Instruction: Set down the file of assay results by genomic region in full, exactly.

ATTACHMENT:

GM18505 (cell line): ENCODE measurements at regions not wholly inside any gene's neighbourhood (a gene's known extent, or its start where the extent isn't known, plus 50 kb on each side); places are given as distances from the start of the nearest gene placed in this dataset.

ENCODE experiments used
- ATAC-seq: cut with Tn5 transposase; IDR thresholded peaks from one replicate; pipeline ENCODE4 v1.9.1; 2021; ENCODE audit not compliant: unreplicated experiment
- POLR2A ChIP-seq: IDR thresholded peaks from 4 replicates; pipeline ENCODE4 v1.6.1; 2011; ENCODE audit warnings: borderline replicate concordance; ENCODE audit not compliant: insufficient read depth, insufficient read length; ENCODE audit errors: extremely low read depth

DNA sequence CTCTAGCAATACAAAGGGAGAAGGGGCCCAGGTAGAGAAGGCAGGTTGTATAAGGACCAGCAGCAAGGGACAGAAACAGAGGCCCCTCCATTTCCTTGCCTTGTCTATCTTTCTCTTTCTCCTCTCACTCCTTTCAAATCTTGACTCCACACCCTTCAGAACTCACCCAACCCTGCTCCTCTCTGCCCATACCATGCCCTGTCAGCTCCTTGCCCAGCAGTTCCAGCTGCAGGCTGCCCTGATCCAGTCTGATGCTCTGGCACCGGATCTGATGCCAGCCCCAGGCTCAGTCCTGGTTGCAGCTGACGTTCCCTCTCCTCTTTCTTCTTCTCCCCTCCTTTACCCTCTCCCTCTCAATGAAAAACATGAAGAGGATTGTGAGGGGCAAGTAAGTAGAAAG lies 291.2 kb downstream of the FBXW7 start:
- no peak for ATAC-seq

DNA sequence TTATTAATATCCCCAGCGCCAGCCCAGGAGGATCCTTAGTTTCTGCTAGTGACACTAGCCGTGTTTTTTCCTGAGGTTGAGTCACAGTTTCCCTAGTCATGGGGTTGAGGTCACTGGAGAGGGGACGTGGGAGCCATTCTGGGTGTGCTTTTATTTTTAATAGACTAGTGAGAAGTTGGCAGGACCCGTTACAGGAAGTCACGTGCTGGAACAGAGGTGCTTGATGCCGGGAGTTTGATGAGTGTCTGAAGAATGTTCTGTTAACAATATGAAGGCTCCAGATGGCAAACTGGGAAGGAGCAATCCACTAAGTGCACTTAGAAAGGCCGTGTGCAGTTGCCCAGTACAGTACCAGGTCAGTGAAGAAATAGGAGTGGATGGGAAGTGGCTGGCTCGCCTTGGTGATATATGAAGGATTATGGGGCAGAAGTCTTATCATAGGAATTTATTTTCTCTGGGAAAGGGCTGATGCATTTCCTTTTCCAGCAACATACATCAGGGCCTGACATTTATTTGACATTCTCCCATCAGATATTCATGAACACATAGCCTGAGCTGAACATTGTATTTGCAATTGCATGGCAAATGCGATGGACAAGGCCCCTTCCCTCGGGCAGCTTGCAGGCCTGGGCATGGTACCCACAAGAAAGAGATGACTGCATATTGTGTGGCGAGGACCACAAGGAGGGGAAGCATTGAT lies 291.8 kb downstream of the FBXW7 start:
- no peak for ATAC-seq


GM18505 (cell line): ENCODE measurements at regions not wholly inside any gene's neighbourhood (a gene's known extent, or its start where the extent isn't known, plus 50 kb on each side); places are given as distances from the start of the nearest gene placed in this dataset.

ENCODE experiments used
- ATAC-seq: cut with Tn5 transposase; IDR thresholded peaks from one replicate; pipeline ENCODE4 v1.9.1; 2021; ENCODE audit not compliant: unreplicated experiment
- POLR2A ChIP-seq: IDR thresholded peaks from 4 replicates; pipeline ENCODE4 v1.6.1; 2011; ENCODE audit warnings: borderline replicate concordance; ENCODE audit not compliant: insufficient read depth, insufficient read length; ENCODE audit errors: extremely low read depth

DNA sequence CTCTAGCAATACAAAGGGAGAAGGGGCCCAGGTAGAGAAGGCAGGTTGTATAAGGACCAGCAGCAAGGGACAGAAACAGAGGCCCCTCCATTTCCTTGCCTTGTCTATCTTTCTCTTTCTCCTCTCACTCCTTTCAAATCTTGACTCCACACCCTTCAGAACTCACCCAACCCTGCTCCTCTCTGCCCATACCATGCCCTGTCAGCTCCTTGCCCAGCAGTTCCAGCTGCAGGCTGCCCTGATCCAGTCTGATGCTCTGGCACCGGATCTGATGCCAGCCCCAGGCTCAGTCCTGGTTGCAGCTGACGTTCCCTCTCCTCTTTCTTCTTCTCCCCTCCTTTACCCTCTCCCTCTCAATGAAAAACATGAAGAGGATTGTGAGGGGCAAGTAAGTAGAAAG lies 291.2 kb downstream of the FBXW7 start:
- no peak for ATAC-seq

DNA sequence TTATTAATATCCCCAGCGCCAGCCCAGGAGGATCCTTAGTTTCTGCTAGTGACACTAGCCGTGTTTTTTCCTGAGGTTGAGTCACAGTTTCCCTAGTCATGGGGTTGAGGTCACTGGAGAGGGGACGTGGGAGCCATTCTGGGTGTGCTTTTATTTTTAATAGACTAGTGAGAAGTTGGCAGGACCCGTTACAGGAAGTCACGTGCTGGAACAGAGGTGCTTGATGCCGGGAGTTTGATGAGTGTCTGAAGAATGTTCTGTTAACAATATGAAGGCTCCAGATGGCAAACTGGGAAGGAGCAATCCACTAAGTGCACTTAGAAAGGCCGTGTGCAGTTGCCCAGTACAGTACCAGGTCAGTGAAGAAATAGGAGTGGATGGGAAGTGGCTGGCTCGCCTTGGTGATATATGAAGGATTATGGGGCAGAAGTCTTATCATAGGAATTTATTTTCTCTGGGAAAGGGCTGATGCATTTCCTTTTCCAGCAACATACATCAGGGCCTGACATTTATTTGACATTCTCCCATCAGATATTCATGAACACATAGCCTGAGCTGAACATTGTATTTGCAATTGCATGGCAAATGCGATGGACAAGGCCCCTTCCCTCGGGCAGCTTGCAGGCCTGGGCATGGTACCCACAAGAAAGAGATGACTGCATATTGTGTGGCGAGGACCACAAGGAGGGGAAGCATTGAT lies 291.8 kb downstream of the FBXW7 start:
- no peak for ATAC-seq